Siobhan Magnus of 'American Idol'

Credit: Frank Micelotta/FOX

Recap: 'American Idol' -- The Top 12 roll with The Stones

Siobhan Magnus earns Adam Lambert comparisons, but several other singers also shine

New stage set-up. New announcer. New Top 12. This is "American Idol."

Tuesday (March 16) night is the music of the Rolling Stones and I can't wait to hear what Lilly Scott and Alex Lambert are going to sing!

What?

Really?

Huh. Well, click through for a full recap of tonight's episode. [And also check out my interviews with the Top 12.]

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<p>&nbsp;Kiefer Sutherland of '24'</p>

 Kiefer Sutherland of '24'

Credit: FOX

Recap: '24' Day 8 - '3 a.m. to 4 a.m.'

As CTU stretches itself thin to contain the growing threat, the terrorists make a move to secure their endgame.

 You never know when your TV-watching habits are going to pay off, friends. Take “24,” for instance. At its heights a blockbuster action show worthy of extra-buttered popcorn; at it’s worst, well, full of redneck ex-boyfiends. But I never knew the show could teach me valuable life lessons as well. Just today, I found a half-foot of water in my basement and knew that I should calibrate my “DAMNIT” just slightly higher than when a suspect breaks a CTU perimeter and slightly lower than when a witness dies in Jack’s arms before (s)he can tell him the vital piece of intel that could end that day’s threat. 

So thank you, “24.” I underestimated you. Onto the recap! 

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<p>&nbsp;Adam Baldwin of 'Chuck'</p>

 Adam Baldwin of 'Chuck'

Credit: Mitchell Haaseth/NBC

Recap: 'Chuck' - 'Chuck vs. the Tic Tac'

Adam Baldwin's Casey gets quality time in an episode that's all about choices
Hey "Chuck" fans...
 
I'm back from the island I exiled myself to after failing to be head-over-heels in love with "Chuck vs. the Beard" last week. I appreciate the number of you who were at least tolerant of my feelings that "Chuck vs. the Beard" was sloppy, narratively redundant and tonally over-the-top, just as I absolutely get why many of y'all felt like there was still plenty of fun to be had in the episode.
 
In that spirit, I plan to be totally understanding if you happen to disagree with my appreciation of "Chuck vs. the Tic Tac," an episode that I thought did a terrific job of blending madcap comic moments with truly emotional character material. I also appreciated how well "Chuck vs. the Tic Tac" handled its thematic through-line, making it an entire episode about loyalty, about difficult choices and the reasons we make them.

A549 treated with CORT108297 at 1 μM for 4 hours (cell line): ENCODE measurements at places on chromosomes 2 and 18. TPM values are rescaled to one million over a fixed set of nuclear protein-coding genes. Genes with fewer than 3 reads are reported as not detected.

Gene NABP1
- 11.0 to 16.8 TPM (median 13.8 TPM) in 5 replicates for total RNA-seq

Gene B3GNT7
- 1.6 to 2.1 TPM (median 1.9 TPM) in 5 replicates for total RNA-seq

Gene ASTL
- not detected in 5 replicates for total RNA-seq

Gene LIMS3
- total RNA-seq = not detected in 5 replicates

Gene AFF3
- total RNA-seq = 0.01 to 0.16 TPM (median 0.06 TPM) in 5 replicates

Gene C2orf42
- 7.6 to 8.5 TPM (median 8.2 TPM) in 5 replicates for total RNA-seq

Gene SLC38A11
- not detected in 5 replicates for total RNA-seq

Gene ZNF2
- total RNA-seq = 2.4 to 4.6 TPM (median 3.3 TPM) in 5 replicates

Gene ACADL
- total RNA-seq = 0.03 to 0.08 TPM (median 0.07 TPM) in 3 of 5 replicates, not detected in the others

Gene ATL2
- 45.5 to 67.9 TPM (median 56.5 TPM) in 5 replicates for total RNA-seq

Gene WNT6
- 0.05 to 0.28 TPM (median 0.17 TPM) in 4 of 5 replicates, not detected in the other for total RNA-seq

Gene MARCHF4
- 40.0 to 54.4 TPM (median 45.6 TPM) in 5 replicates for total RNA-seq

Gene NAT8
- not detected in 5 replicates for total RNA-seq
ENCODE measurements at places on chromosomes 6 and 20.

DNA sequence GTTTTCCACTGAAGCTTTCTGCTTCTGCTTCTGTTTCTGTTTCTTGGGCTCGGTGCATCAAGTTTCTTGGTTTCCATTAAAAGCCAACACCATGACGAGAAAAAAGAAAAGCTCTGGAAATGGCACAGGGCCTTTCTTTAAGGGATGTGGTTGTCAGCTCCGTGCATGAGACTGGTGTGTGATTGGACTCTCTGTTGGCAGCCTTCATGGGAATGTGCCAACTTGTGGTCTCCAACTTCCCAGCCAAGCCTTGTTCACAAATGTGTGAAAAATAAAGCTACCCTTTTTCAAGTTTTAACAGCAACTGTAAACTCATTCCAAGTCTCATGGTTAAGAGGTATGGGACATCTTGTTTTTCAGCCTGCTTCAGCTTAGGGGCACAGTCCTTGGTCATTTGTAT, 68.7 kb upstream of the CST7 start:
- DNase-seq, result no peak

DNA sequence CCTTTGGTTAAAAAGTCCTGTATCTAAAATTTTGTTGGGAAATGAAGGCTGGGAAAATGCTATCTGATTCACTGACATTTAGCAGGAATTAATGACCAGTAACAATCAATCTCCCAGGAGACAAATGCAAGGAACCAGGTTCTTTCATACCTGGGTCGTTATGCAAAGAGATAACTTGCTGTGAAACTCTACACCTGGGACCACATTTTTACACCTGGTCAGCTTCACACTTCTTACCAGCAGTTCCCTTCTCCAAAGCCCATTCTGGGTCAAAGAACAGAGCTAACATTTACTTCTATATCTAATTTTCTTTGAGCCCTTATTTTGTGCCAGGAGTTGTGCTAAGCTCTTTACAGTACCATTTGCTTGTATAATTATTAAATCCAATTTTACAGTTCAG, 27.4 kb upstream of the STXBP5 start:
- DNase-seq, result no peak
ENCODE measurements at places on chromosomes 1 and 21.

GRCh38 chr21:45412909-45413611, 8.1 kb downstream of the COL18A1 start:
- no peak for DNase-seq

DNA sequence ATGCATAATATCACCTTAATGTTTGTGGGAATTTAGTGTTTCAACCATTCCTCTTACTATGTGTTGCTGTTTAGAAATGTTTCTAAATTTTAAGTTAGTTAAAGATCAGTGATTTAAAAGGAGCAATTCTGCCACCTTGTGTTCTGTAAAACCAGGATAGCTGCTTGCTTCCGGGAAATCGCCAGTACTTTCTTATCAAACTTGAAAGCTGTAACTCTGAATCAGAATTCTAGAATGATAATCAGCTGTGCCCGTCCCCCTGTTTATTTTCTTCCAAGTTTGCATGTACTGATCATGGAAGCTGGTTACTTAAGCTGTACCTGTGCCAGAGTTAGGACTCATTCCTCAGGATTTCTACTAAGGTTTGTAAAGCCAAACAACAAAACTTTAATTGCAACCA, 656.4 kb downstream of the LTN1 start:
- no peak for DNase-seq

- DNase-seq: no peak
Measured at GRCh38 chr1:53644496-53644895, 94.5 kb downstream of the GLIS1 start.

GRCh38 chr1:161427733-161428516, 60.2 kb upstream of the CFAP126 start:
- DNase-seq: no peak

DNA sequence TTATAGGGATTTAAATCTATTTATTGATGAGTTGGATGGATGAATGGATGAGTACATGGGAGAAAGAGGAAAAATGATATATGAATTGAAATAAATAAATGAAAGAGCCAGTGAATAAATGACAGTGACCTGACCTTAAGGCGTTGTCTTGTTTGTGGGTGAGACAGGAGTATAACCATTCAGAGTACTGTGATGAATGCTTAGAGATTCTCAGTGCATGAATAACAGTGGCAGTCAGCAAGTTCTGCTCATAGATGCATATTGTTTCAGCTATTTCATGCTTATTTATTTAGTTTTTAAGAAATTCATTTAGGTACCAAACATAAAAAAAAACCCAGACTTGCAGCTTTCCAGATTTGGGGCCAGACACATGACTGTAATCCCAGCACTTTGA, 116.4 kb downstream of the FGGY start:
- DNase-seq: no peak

I'll grant that there were aspects of this episode that have now been repeated for the fourth or fifth times this season, but Monday's (March 15) episode had enough good storytelling for me to ignore the redundancies. 
 
[Recap/thoughts on "Chuck vs. the Tic Tac" after the break...]
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<p>&nbsp;Carol and Brandy of 'The Amazing Race'</p>

 Carol and Brandy of 'The Amazing Race'

Credit: CBS

Recap: 'The Amazing Race -- 'I Think We're Fighting the Germans, Right?'

World War I proves confusing for all, while Morse Code proves impossible for one team
From the newly revised American 2010 Declaration of Independence:
 
"We hold these truths to be self-evident, that all men (and also women) are created equal, that they are endowed by their Creator (or by evolution, in the case of a Godless universe) with certain unalienable Rights, that among these are Life, Liberty and the pursuit of a million dollars on the unscripted TV show of their choosing."
 
I took it upon myself to do a little Jeffersonian overhaul after watching Sunday (March 14) night's episode of "The Amazing Race" and pondering how the show's producers ended up with this pack of contestants who seem not to feel any urgency or excitement at being a part of this globe-trotting game show with a massive cash prize.
 
At least half of the remaining eight teams on "The Amazing Race" aggressively appear not to have any desire to win and, in addition, seem to have an almost anhedonic inability to enjoy what they're doing. At the very least, that's some dreadful casting work on a show which has thrived on pitch-perfect casting over the course of its Emmy-winning run.
 
So while Sunday's episode was tense and rather thrilling at points, I spent less time excited and more time eager to throttle the alleged competitors.
 
Click through for a recap of Sunday's Race...
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<p>&nbsp;Jude Law</p>

 Jude Law

Credit: Shizuo Kambayashi/AP

Recap: 'Saturday Night Live' - Jerry Seinfeld nearly upstages Jude Law and Pearl Jam

'Marriage Ref' star drops by, but the Digital Short for 'Boombox' is an 'SNL' highlight

It is rare, these days, that you get what one could call a “thespian” taking over the reins of “Saturday Night Live.” Jude Law, after all, just recently wrapped up a stint playing Hamlet on Broadway, so at first glance you wouldn’t necessarily think that he would make an ideal host (at least based on the show’s recent track record, if not what would actually make a great host objectively speaking). However, then you remember that Jude Law is really quite funny (his last movie role, after all, was his nice supporting turn as Watson in Sherlock Holmes), and you also realize that he’s here promoting a film that no one has heard of and is getting dumped in March (“Repo Men”), which makes things much more comfortable. Sure, Jude Law is a really great actor, but he’s here on the same terms as every other “SNL” host, so it’s unlikely that the show is really going to become that much more classy or, well, good as a result of his presence. 

A review of an “SNL” that managed to live up to, but not exceed in any way, those expectations after the jump…